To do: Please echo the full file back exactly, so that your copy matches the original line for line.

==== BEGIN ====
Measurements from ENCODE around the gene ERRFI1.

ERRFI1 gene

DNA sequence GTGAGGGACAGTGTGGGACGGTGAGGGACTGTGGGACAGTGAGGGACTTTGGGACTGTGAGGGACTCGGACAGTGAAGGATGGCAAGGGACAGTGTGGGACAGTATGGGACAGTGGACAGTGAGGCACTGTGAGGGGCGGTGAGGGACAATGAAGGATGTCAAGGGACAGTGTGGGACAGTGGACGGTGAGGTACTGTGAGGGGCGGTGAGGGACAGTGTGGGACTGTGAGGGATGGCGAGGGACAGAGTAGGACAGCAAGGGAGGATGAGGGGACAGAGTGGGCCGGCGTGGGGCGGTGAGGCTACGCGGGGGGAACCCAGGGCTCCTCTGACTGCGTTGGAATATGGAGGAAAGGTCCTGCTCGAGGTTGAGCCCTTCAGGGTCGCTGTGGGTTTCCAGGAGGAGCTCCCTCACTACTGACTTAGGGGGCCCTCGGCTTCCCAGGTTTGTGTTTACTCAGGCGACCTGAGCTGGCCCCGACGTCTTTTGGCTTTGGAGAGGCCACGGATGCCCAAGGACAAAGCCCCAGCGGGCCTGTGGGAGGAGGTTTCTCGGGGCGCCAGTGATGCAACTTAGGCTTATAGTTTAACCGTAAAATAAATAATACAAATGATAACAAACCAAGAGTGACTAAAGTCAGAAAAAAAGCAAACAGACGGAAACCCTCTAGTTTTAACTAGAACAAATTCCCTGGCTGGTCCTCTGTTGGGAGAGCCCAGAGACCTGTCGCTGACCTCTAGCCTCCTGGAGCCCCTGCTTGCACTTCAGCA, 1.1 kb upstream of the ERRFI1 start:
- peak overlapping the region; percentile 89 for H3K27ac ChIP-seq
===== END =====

Measurements from ENCODE around the gene ERRFI1.

ERRFI1 gene

DNA sequence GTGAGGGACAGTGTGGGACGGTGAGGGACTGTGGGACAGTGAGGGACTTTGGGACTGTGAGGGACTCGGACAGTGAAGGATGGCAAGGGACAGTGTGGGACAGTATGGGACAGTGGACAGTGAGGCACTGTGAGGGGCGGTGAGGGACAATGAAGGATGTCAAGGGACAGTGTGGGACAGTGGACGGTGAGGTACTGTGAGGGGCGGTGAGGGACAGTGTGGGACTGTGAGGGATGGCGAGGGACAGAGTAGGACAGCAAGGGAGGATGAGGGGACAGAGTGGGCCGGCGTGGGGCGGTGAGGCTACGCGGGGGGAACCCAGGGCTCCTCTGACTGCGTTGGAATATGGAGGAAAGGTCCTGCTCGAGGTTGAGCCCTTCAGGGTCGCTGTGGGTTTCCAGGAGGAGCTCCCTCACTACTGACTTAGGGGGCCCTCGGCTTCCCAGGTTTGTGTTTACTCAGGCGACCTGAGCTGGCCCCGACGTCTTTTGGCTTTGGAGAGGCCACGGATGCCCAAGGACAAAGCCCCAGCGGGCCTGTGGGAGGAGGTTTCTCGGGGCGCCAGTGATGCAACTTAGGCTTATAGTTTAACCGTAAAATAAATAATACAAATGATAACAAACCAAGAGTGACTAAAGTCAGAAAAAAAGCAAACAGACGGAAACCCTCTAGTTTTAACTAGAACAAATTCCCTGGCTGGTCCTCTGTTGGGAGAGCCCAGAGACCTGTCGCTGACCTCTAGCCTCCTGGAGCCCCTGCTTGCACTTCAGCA, 1.1 kb upstream of the ERRFI1 start:
- peak overlapping the region; percentile 89 for H3K27ac ChIP-seq